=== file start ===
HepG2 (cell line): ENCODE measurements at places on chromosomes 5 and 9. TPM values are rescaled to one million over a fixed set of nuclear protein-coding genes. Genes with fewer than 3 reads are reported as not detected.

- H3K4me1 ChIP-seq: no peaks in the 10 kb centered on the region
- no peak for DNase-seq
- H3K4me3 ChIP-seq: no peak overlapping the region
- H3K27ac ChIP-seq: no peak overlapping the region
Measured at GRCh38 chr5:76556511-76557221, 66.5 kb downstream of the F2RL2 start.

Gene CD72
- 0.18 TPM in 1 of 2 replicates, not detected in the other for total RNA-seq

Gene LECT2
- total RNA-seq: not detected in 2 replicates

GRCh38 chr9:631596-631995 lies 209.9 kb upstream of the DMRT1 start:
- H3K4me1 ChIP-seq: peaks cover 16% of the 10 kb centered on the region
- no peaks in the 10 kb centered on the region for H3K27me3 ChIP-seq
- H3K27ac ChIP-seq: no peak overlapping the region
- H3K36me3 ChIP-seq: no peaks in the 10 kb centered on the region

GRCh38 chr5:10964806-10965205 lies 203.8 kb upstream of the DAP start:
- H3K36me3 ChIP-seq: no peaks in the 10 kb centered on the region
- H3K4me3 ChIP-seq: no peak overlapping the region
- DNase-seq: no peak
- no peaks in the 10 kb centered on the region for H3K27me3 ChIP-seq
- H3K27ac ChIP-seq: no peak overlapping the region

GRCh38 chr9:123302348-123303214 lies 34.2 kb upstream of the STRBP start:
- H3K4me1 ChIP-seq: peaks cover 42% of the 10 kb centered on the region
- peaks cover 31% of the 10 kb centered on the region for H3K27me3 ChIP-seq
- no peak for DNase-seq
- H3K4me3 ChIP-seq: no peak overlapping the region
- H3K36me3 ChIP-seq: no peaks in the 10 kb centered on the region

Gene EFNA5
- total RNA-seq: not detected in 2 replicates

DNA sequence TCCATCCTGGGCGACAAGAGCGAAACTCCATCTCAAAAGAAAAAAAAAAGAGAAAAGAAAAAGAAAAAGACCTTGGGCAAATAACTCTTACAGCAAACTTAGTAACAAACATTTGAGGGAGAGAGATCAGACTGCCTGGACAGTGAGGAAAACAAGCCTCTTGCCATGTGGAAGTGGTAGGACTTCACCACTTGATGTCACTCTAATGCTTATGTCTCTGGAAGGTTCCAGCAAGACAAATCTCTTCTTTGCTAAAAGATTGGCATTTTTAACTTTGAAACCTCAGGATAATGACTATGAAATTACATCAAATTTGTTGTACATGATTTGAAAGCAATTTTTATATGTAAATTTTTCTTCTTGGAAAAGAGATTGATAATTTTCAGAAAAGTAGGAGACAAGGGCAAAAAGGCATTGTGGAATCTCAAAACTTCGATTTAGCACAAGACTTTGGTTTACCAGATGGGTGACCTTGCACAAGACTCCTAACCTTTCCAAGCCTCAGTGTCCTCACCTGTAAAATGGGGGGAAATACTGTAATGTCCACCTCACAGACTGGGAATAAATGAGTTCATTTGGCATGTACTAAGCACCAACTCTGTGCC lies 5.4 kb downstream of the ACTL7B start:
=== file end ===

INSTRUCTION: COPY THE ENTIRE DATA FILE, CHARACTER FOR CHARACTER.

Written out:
HepG2 (cell line): ENCODE measurements at places on chromosomes 5 and 9. TPM values are rescaled to one million over a fixed set of nuclear protein-coding genes. Genes with fewer than 3 reads are reported as not detected.

- H3K4me1 ChIP-seq: no peaks in the 10 kb centered on the region
- no peak for DNase-seq
- H3K4me3 ChIP-seq: no peak overlapping the region
- H3K27ac ChIP-seq: no peak overlapping the region
Measured at GRCh38 chr5:76556511-76557221, 66.5 kb downstream of the F2RL2 start.

Gene CD72
- 0.18 TPM in 1 of 2 replicates, not detected in the other for total RNA-seq

Gene LECT2
- total RNA-seq: not detected in 2 replicates

GRCh38 chr9:631596-631995 lies 209.9 kb upstream of the DMRT1 start:
- H3K4me1 ChIP-seq: peaks cover 16% of the 10 kb centered on the region
- no peaks in the 10 kb centered on the region for H3K27me3 ChIP-seq
- H3K27ac ChIP-seq: no peak overlapping the region
- H3K36me3 ChIP-seq: no peaks in the 10 kb centered on the region

GRCh38 chr5:10964806-10965205 lies 203.8 kb upstream of the DAP start:
- H3K36me3 ChIP-seq: no peaks in the 10 kb centered on the region
- H3K4me3 ChIP-seq: no peak overlapping the region
- DNase-seq: no peak
- no peaks in the 10 kb centered on the region for H3K27me3 ChIP-seq
- H3K27ac ChIP-seq: no peak overlapping the region

GRCh38 chr9:123302348-123303214 lies 34.2 kb upstream of the STRBP start:
- H3K4me1 ChIP-seq: peaks cover 42% of the 10 kb centered on the region
- peaks cover 31% of the 10 kb centered on the region for H3K27me3 ChIP-seq
- no peak for DNase-seq
- H3K4me3 ChIP-seq: no peak overlapping the region
- H3K36me3 ChIP-seq: no peaks in the 10 kb centered on the region

Gene EFNA5
- total RNA-seq: not detected in 2 replicates

DNA sequence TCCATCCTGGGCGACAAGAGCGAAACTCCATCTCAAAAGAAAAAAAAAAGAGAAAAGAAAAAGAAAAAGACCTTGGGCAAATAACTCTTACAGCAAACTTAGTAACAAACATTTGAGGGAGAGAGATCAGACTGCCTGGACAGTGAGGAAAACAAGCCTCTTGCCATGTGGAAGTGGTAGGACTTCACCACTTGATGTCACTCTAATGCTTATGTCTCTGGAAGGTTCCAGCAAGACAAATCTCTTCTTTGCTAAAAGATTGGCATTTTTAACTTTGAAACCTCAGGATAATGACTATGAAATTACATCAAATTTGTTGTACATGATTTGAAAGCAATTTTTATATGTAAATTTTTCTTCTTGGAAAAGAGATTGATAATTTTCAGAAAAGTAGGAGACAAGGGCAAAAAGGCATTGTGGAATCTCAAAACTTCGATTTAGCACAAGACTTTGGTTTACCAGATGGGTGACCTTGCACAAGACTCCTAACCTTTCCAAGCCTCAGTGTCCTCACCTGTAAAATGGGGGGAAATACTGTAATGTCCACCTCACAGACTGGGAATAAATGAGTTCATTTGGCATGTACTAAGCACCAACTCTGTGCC lies 5.4 kb downstream of the ACTL7B start: